READING

Another birthday post

Another birthday post

I turn 28 this year.

That is how I should start the annual birthday post. Then we recap the past year, the nirvana of quiet moments. Soon to follow are details of good choices that make this year the ONE. Moving to a cheaper and better spot in the middle of the pandemic, with great hand me down furniture and a bedroom with space for a makeshift office. Looking for summer jobs since January and one ends up saving me. Daily devotion keeps me sane. Wearing a mask. Shopping in the wee hours of the morning to escape the hordes of anti-mask young blooded bobcats. Finally cutting my ex’s watch straps, crashing the crystal with a huge stone and setting that sucker on fire.

Resentment release valve.

There are good decisions that my mother is proud of. Surviving year one of graduate school. Wearing lipstick every day. Taking care of nails. My mother is a lady and her long dream has been to pass that on. My aunt on the other hand is a fashionista. Every IG Live outfit is probably her pick. Braiding my own hair. Cutting my own hair. Paying my bills on time. Reading time every morning. Dropping meat from my diet. Making IGTV content consistently. Meeting God afresh every morning. Sleeping for a solid seven hours on most days. Getting through a ruthless pedagogy class.

Good choices.

This blog could end here and suffice as a birthday blog, but I thought it beneficial to share what I have had to unlearn. Now that is worth your time.

Have you ever paid attention to how you sleep? I could see how that seems bizarre, but do you wake up splattered across the bed? Or maybe you are one of those who fold into a fetal position as though you could turn back time to the world of no worries. The ones I find fascinating are those who sleep on their back, arm supporting their neck and a knee fold angled at 90 degrees to the other knee.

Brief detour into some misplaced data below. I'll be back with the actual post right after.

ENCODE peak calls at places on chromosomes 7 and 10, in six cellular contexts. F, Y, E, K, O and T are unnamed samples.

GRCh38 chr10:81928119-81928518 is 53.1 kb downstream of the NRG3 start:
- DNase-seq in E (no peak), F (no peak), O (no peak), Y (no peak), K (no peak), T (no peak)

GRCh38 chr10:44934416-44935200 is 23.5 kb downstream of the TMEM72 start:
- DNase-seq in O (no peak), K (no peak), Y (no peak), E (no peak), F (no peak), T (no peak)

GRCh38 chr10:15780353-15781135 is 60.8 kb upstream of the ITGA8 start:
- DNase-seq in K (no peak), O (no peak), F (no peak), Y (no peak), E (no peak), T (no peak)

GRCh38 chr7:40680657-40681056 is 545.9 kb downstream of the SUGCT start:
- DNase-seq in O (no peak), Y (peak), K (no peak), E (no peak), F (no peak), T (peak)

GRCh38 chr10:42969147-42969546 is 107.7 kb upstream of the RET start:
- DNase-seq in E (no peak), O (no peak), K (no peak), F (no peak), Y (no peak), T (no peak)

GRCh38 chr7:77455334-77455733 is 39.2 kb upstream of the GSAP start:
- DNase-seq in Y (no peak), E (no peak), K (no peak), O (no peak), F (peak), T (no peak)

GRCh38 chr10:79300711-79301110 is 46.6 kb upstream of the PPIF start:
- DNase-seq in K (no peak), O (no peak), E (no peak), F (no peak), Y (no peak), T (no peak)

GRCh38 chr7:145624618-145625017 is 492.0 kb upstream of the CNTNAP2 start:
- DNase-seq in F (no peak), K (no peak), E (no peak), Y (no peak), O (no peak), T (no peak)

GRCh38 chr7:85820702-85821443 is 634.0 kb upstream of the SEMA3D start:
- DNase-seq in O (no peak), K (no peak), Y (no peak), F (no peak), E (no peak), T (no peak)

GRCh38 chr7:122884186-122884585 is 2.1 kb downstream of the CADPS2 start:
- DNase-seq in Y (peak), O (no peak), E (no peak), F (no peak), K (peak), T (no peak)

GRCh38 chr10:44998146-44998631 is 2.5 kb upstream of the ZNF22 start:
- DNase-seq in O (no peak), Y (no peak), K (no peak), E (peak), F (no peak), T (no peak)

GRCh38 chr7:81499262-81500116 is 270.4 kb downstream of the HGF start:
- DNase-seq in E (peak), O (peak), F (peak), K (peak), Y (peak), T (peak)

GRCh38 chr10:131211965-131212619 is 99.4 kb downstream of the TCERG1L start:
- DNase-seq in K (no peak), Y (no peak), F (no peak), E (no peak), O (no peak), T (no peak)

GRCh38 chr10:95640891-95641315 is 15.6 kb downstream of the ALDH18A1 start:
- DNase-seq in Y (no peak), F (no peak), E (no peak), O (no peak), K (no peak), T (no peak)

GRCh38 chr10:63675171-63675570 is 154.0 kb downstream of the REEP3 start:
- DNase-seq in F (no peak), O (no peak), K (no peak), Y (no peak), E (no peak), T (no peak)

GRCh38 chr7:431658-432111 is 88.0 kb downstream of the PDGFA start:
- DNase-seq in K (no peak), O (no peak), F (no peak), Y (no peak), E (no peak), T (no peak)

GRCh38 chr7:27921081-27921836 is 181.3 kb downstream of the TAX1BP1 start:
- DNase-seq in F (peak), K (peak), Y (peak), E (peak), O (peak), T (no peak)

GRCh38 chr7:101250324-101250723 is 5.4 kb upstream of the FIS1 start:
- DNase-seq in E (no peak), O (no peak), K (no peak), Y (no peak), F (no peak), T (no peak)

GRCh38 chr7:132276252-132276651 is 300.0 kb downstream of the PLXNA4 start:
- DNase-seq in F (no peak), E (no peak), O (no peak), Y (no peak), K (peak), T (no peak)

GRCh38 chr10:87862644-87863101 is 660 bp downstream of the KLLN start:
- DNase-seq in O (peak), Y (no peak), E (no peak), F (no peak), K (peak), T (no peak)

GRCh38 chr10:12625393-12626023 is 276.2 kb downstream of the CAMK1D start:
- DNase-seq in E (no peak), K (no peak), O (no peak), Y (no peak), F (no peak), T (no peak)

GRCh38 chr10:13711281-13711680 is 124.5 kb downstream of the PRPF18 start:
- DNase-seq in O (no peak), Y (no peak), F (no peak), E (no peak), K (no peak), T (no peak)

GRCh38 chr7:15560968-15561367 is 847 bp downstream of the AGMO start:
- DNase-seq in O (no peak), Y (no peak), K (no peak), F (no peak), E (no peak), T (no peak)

I sleep like a TV movie star. Peaceful, in lacy lingerie with hyaluronic acid moisturizer for my skin. That is what I look like in my head. In real life, I sleep in kitten pajamas on most days. Arimis on my lips and hand moisturizer for my knuckles. That is where the normalcy ends. I am more attuned to who I really am, the thanks to solo quarantine. There is an awareness that only solace can gift you. You learn how your breathing changes. Bathroom runs you need with four quarts of water a day and how you sleep.

I sleep with folded fists like I am going to war. My body is tense and in the middle of the night I wake up to remind my brain to relax. Breathing exercises help a ton. I do not relax in my sleep. My body constricts, grows numb and by morning I am exhausted.

This year I am unlearning how to sleep without any anxiety. To let go and not run my life plan in my head all the time. Allow my brain to sleep because the next day is a string of Zoom meetings. To release my fists and let blood through my fingers.

***

We are on the road to Colorado under the guise of Spring break but really for Megan to visit her dad and for me to shoot a family documentary to honor her late mother. The trip has come at a bad time. I am broke, fatigued from being broke, tired of the winter and the piercing cold. Kenyan weather is elite.

Eventually, the tension catches on. Our friendship is slipping but we get through the trip. We barely make it through panic flights before life shuts down a week later. Radio silence for a month as life distracts us from the tension. I go through a spiritual renaissance and move houses. The sun finally settles in the sky. Humidity and coronavirus peak simultaneously but my conflict avoidance survives it.

***

I get a teaching assignment as part of my summer pedagogical training which I perform like an amateur and tank the whole experience. This is the best thing that happens to me. During a peer critique session, my colleague points out a weakness that I did not see in myself because nyani haoni kundule (A monkey does not see his/her own ass). Before you get your knickers in a knot, that is a Swahili saying that is taught in school and used in conversation depending on how close you are to the Indian Ocean.